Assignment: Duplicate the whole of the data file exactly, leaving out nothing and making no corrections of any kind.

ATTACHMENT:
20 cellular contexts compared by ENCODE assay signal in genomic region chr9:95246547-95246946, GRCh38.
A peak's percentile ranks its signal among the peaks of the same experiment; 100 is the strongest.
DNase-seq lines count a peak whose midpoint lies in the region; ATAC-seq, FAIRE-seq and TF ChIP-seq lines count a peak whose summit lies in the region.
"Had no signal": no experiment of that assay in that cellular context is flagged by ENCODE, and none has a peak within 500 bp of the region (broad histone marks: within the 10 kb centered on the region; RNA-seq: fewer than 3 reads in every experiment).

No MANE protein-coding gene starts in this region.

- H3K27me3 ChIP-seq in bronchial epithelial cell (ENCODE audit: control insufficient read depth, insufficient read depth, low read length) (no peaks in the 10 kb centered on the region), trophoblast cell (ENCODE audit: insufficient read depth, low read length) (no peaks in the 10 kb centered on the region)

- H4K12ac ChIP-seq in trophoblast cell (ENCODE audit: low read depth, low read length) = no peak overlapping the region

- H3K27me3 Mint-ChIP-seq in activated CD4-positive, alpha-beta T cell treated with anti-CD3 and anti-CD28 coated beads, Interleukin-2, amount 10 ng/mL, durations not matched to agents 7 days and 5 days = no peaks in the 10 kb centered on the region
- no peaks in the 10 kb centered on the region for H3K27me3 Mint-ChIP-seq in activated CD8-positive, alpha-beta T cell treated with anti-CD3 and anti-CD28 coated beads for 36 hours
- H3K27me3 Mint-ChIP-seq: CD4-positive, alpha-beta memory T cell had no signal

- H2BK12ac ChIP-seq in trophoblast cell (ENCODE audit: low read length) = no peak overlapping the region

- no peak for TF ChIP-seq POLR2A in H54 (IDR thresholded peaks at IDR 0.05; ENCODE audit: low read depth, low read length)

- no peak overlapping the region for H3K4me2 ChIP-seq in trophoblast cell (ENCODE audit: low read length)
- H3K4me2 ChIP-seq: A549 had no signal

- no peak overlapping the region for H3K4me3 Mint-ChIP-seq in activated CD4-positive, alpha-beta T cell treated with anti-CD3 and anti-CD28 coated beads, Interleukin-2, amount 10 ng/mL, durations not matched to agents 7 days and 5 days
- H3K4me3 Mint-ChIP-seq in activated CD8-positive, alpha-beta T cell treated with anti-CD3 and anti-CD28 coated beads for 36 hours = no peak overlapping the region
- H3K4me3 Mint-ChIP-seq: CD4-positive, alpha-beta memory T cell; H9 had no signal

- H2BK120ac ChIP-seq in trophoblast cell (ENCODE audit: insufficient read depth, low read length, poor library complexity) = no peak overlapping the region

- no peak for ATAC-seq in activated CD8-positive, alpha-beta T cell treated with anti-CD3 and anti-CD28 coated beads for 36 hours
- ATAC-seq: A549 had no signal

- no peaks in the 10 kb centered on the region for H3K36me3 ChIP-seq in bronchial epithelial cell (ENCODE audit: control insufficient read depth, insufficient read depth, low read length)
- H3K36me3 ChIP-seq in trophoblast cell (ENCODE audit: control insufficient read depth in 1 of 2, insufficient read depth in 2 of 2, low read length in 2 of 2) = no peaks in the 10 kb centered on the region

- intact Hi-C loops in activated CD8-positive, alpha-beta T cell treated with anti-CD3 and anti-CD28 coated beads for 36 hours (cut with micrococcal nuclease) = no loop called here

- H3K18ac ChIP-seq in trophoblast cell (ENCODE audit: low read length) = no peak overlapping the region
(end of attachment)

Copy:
20 cellular contexts compared by ENCODE assay signal in genomic region chr9:95246547-95246946, GRCh38.
A peak's percentile ranks its signal among the peaks of the same experiment; 100 is the strongest.
DNase-seq lines count a peak whose midpoint lies in the region; ATAC-seq, FAIRE-seq and TF ChIP-seq lines count a peak whose summit lies in the region.
"Had no signal": no experiment of that assay in that cellular context is flagged by ENCODE, and none has a peak within 500 bp of the region (broad histone marks: within the 10 kb centered on the region; RNA-seq: fewer than 3 reads in every experiment).

No MANE protein-coding gene starts in this region.

- H3K27me3 ChIP-seq in bronchial epithelial cell (ENCODE audit: control insufficient read depth, insufficient read depth, low read length) (no peaks in the 10 kb centered on the region), trophoblast cell (ENCODE audit: insufficient read depth, low read length) (no peaks in the 10 kb centered on the region)

- H4K12ac ChIP-seq in trophoblast cell (ENCODE audit: low read depth, low read length) = no peak overlapping the region

- H3K27me3 Mint-ChIP-seq in activated CD4-positive, alpha-beta T cell treated with anti-CD3 and anti-CD28 coated beads, Interleukin-2, amount 10 ng/mL, durations not matched to agents 7 days and 5 days = no peaks in the 10 kb centered on the region
- no peaks in the 10 kb centered on the region for H3K27me3 Mint-ChIP-seq in activated CD8-positive, alpha-beta T cell treated with anti-CD3 and anti-CD28 coated beads for 36 hours
- H3K27me3 Mint-ChIP-seq: CD4-positive, alpha-beta memory T cell had no signal

- H2BK12ac ChIP-seq in trophoblast cell (ENCODE audit: low read length) = no peak overlapping the region

- no peak for TF ChIP-seq POLR2A in H54 (IDR thresholded peaks at IDR 0.05; ENCODE audit: low read depth, low read length)

- no peak overlapping the region for H3K4me2 ChIP-seq in trophoblast cell (ENCODE audit: low read length)
- H3K4me2 ChIP-seq: A549 had no signal

- no peak overlapping the region for H3K4me3 Mint-ChIP-seq in activated CD4-positive, alpha-beta T cell treated with anti-CD3 and anti-CD28 coated beads, Interleukin-2, amount 10 ng/mL, durations not matched to agents 7 days and 5 days
- H3K4me3 Mint-ChIP-seq in activated CD8-positive, alpha-beta T cell treated with anti-CD3 and anti-CD28 coated beads for 36 hours = no peak overlapping the region
- H3K4me3 Mint-ChIP-seq: CD4-positive, alpha-beta memory T cell; H9 had no signal

- H2BK120ac ChIP-seq in trophoblast cell (ENCODE audit: insufficient read depth, low read length, poor library complexity) = no peak overlapping the region

- no peak for ATAC-seq in activated CD8-positive, alpha-beta T cell treated with anti-CD3 and anti-CD28 coated beads for 36 hours
- ATAC-seq: A549 had no signal

- no peaks in the 10 kb centered on the region for H3K36me3 ChIP-seq in bronchial epithelial cell (ENCODE audit: control insufficient read depth, insufficient read depth, low read length)
- H3K36me3 ChIP-seq in trophoblast cell (ENCODE audit: control insufficient read depth in 1 of 2, insufficient read depth in 2 of 2, low read length in 2 of 2) = no peaks in the 10 kb centered on the region

- intact Hi-C loops in activated CD8-positive, alpha-beta T cell treated with anti-CD3 and anti-CD28 coated beads for 36 hours (cut with micrococcal nuclease) = no loop called here

- H3K18ac ChIP-seq in trophoblast cell (ENCODE audit: low read length) = no peak overlapping the region